Markwick Gardens, St Leonards on Sea

I have just moved into a lovely flat in Markwick Terrace, St Leonards on Sea – the last great Regency seaside resort. St Leonards has been part of Hastings since the late 19th century, but it has a distinct character thanks to the vision of London architect James Burton who bought land here to create an upmarket pleasure resort. Markwick Terrace is high up on the hill and one of the most beautiful residential streets – a row of white Victorian properties with huge windows and decorative balconies with cast iron railings. My balcony is still intact – the one at no 11 was damaged during the war.

Markwick Gardens was formed in the 1860s for residents in the terrace to enjoy. It is privately owned and since WW2 has been managed by the Markwick Gardens Association whose aim is to restore it to its former Victorian/Edwardian splendour. “Much history has been lost or forgotten, and we are trying to piece it back together again.” You don’t have to be a resident to join, and they host free events so you can come and have a look around. I went to the dog show a couple of weeks ago – a proper parade of various breeds with judging, rosettes and doggy book stalls (this is a doggy town). Next weekend there’s a barn dance & supper, a summer fete in July and the fantastic Rude Mechanicals touring theatre in August. The gardens are well maintained and bigger than they look from outside. They have a high fence so feel very secluded, like being in your private retreat. There’s a bandstand, BBQ facilities and in the far corner, the head gardener’s house. “It’s a lovely location, especially when you’ve got access to the gardens as well”, I heard a man in the street say this morning.

The prolific author and novelist Sheila Kaye Smith was born at 9 Dane Road and lived there from 1887 and 1924. She used the gardens as a setting for one of her books, “Selina is Older"; well worth a read for an insight into what the gardens were like at the time. Her work focused on the changing role of women, provincial life and the effect of industrialisation.

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I love the flat. It’s light and peaceful and I feel quietly focused. It’s fantastic to have a space to create, grow my little Mediterranean garden and plan my next adventure. It’s amazing what a difference high ceilings, big windows and outdoor space make. I’m motivated to get up and have coffee outside, watch the street wake up and plan my day. It’s all residential around here but it doesn’t feel suburban, perhaps because of the literary history, beautiful architecture and activity in the gardens from dawn to dusk.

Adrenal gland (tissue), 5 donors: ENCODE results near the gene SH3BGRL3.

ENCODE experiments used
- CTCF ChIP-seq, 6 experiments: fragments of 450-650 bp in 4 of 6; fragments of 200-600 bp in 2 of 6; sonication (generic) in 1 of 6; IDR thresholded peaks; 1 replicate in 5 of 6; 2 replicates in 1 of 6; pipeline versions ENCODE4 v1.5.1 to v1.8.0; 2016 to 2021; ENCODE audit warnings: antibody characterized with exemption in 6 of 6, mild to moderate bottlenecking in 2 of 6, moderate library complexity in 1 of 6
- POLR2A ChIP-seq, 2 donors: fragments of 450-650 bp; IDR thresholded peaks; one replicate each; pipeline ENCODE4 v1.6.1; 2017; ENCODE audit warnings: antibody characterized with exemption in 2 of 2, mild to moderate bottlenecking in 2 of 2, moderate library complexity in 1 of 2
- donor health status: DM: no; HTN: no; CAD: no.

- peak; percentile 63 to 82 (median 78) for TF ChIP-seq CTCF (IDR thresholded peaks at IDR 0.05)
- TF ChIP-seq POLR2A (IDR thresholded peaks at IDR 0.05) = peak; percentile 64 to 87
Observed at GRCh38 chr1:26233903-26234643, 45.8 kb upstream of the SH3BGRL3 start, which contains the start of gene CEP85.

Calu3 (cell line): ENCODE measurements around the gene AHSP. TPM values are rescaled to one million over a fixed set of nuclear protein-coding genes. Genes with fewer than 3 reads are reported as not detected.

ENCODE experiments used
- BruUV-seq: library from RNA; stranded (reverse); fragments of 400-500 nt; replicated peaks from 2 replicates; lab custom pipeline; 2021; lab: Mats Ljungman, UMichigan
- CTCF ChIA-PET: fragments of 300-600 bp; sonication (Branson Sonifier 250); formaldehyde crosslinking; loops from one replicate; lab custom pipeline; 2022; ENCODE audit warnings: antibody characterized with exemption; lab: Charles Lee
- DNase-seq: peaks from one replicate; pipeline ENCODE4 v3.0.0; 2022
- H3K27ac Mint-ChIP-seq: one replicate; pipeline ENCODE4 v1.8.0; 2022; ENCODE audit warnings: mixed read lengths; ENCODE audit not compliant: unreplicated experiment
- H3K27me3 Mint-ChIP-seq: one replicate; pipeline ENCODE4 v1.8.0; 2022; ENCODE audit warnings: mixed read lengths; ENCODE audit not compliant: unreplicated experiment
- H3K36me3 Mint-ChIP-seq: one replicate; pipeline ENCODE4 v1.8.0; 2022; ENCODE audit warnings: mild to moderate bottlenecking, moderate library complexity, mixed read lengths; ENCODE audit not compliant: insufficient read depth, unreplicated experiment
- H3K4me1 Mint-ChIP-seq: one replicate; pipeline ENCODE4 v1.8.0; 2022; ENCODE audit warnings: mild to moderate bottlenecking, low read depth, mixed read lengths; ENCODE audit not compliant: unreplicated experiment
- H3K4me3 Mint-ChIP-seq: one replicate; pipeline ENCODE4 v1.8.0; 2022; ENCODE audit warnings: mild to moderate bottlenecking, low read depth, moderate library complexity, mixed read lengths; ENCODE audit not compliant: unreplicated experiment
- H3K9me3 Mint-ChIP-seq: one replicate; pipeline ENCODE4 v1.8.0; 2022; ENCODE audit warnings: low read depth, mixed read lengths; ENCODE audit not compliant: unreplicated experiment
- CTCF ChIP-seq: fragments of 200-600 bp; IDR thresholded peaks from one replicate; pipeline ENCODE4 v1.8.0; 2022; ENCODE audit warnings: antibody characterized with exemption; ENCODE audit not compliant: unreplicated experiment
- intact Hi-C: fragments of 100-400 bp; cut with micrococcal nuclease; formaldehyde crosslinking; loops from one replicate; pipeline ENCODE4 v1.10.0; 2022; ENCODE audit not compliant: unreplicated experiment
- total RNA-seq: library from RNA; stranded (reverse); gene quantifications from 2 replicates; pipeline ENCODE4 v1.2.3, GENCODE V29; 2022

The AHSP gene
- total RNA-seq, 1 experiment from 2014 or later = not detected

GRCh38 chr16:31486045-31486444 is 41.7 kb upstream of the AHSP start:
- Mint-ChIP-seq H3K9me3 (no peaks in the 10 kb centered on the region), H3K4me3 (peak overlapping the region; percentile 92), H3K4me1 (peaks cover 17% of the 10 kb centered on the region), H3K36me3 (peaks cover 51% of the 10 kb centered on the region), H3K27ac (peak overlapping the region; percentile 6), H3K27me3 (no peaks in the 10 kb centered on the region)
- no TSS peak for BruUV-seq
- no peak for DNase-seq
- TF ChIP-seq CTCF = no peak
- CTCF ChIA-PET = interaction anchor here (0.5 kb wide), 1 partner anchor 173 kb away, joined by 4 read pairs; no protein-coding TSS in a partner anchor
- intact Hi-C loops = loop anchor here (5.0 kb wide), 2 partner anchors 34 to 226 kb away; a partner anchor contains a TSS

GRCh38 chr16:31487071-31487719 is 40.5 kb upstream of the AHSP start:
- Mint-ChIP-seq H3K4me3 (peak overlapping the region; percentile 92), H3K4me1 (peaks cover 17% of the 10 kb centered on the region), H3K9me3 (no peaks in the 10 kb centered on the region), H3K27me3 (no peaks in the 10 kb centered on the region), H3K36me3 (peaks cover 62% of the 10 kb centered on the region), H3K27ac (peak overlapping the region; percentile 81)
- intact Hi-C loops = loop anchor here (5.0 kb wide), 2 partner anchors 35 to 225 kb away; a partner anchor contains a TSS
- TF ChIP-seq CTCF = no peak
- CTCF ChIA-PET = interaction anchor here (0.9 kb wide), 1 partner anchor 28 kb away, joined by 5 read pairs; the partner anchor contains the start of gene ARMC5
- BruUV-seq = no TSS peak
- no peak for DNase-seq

St Leonards is full of open gardens. I’ve lived in Anglesea Terrace opposite Gensing Gardens, on The Mount behind the recently renovated St Leonards Gardens and St Michael’s Hospice Garden, and on the seafront near Warrior Square with its lovely rose garden. I walk through there to go to work and see the same crew out walking their dogs and having a chat; it’s a friendly community.

St Michael’s Hospice in Maze Hill has just launched its 2018 Open Gardens season. Part of the National Open Gardens scheme, it’s very popular - last year they raised over £36,000. This season 40 beautiful private gardens will be open from May to August in Hastings Old Town, St Leonards, Winchelsea, Northiam, Westfield, Udimore, and Mountfield, all in aid of the Hospice. It’s a beautiful way to explore Sussex through the eyes of keen gardeners and get some inspiration for your own. Every summer beauty writer Jo Fairley hosts a cream tea at her home in Hastings Old Town. She raffles off beauty products she’s been sent throughout the year to raise funds for charity. There's also a well known gardening writer who opens up her place in Croft Road. For a small fee, you get the chance to see Sussex through someone else's eyes, access private spaces, learn something new and gain inspiration for your own garden. 

Find out more: 

http://markwickgardens.co.uk

http://www.stmichaelshospice.com/opengardens

 

Freelance journalist